Since the first case of COVID-19 was confirmed in Hong Kong in late January, PPE (personal protection equipment) has become widely recognised as a life-saving preventative tool in the fight against the virus.
Healthcare workers rely on PPE – surgical masks, gloves, gowns, face shields, eye protection and caps – to reduce the risk of infection while carrying out clinical procedures on the frontline. As the outbreak spread, Hong Kong hospitals saw their PPE stocks rapidly depleting – a situation made even more critical due to strains and disruptions in the global supply chain.
Dr Deacons Yeung, Director (Cluster Services) for the Hong Kong Hospital Authority, explained: ‘The global situation in the production, supply chain and transportation of PPE became extremely tight in the early stage of the COVID-19 epidemic, and that was coupled with the supply shortage of the raw materials necessary for additional PPE production.’
Cathay Pacific Cargo supported the Hospital Authority by providing quick and flexible service to bring additional PPE into Hong Kong. The Hospital Authority placed direct orders for supplies around the world, but shipments faced uncertain delivery schedules.
‘With Cathay Pacific, air shipments of PPE could be arranged in just a few days – this fast delivery was very important in our fight against COVID-19,’ said Yeung.
James Conlin, Head of Cargo Global Partnerships at Cathay Pacific, said: ‘With the determination and professionalism of our operational teams, we were able to support the Hong Kong Hospital Authority in equipping its staff with the vital medical supplies it needed for frontline workers within a matter of days. In all, we delivered around 2,900 cubic metres of PPE and medical supplies to the city’s hospitals.’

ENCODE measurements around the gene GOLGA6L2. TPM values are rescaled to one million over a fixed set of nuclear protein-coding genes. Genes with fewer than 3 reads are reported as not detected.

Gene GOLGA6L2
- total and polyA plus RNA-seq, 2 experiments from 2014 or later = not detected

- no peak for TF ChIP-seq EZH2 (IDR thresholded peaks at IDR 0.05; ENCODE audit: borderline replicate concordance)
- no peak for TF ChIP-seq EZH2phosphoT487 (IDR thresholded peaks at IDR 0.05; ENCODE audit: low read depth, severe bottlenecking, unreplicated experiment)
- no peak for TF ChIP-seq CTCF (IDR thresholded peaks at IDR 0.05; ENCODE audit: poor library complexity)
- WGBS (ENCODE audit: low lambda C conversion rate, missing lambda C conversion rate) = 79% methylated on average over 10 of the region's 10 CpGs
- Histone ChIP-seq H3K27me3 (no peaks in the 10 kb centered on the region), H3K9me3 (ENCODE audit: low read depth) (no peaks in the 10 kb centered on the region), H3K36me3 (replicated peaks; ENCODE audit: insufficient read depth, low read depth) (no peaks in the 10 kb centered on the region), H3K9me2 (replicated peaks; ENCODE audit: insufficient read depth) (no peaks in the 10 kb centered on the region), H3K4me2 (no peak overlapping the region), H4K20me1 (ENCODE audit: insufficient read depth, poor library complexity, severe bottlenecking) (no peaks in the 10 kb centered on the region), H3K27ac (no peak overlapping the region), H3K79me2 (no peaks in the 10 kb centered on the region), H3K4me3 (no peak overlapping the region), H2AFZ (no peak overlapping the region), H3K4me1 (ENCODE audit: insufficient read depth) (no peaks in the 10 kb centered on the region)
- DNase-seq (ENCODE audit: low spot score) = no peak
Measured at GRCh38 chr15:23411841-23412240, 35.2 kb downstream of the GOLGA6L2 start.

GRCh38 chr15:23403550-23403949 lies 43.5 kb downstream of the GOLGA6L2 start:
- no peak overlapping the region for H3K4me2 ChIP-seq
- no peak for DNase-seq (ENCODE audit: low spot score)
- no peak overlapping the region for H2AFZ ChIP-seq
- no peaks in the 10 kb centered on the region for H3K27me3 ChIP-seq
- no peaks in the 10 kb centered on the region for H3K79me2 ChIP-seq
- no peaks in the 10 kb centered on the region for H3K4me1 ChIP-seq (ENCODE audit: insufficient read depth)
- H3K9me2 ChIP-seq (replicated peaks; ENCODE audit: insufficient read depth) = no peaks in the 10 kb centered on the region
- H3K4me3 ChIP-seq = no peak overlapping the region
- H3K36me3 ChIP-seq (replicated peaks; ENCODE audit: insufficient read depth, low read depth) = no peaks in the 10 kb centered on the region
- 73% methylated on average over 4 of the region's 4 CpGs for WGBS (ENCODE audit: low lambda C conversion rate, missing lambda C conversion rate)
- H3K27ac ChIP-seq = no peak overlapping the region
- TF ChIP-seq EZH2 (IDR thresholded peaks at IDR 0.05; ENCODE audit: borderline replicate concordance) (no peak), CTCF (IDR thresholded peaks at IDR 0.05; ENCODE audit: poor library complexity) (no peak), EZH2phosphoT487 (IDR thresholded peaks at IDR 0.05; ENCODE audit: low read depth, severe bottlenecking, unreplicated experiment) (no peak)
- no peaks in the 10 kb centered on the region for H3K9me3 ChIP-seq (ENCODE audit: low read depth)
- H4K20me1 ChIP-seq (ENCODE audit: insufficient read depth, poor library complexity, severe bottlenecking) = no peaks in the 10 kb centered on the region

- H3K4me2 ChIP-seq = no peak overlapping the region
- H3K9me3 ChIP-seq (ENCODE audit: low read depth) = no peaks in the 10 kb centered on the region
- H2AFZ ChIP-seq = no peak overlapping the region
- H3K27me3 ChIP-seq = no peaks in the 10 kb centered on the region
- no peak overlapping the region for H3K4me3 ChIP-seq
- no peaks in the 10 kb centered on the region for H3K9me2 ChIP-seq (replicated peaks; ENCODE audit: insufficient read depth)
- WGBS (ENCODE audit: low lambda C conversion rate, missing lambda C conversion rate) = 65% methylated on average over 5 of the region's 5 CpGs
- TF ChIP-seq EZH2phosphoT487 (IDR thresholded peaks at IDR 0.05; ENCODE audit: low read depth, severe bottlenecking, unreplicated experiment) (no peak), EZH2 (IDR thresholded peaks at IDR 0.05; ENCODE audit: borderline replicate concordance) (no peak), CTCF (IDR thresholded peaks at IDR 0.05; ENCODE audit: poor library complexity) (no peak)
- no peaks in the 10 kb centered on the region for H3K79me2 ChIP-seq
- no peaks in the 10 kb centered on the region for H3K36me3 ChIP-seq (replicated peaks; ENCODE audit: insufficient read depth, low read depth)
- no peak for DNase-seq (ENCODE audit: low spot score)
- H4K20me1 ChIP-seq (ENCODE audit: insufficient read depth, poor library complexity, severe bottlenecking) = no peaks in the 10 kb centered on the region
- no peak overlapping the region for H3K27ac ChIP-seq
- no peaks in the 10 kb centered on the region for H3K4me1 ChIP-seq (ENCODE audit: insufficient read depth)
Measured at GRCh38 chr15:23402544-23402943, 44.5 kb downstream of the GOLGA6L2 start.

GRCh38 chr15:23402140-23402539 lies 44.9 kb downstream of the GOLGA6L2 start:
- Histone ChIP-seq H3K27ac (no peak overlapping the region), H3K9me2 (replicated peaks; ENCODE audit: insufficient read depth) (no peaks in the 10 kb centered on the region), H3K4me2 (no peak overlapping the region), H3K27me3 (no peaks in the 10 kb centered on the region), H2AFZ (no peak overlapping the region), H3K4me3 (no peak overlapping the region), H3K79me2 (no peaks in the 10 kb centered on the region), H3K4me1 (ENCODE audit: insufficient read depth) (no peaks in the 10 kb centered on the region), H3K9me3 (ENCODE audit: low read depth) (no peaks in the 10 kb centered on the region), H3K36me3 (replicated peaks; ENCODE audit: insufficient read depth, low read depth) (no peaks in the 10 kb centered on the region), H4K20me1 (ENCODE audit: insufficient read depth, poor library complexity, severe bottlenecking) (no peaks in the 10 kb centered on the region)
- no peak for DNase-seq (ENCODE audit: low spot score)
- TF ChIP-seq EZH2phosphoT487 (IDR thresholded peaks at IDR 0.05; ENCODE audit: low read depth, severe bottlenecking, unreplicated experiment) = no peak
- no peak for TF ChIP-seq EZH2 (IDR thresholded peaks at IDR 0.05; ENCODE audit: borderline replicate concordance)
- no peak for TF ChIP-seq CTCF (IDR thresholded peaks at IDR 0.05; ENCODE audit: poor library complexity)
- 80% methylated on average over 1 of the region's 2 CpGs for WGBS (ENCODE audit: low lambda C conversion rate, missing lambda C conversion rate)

Since then, Cathay Pacific has been at the forefront in delivering PPE to customers and governments across the globe, using its 20-strong Boeing 747 fleet and the bellyholds and cabins of its passenger fleet on thousands of cargo-only flights.
Cathay Pacific also helped speed up deliveries of essential supplies to Hong Kong residents as shortages of facemasks and hand sanitiser in local stores led shoppers to start placing e-commerce orders from overseas. In February, that surge in online purchases resulted in a huge influx of packages arriving at Hong Kong International Airport.
The team at Cathay Pacific Services Ltd (CPSL), which operates the Cathay Pacific Cargo Terminal, dedicated an area of floorspace and 30 staff to create a temporary mail-handling centre to deal with the volume of incoming packages. This provided Hongkong Post, a vital partner in Cathay Pacific’s cargo and cross-border air-cargo market, additional support to its own facility at the airport.
Over its four weeks of operation, it processed more than 90,000 shipments that arrived on 232 large cargo pallets and in 932 cargo bins. This helped ensure the prompt delivery of goods that enabled Hong Kong people to protect both themselves and the wider community from the effects of the virus.
Conlin said: ‘It was heartening for our team to play a part in the delivery of these essential goods to the people of Hong Kong.’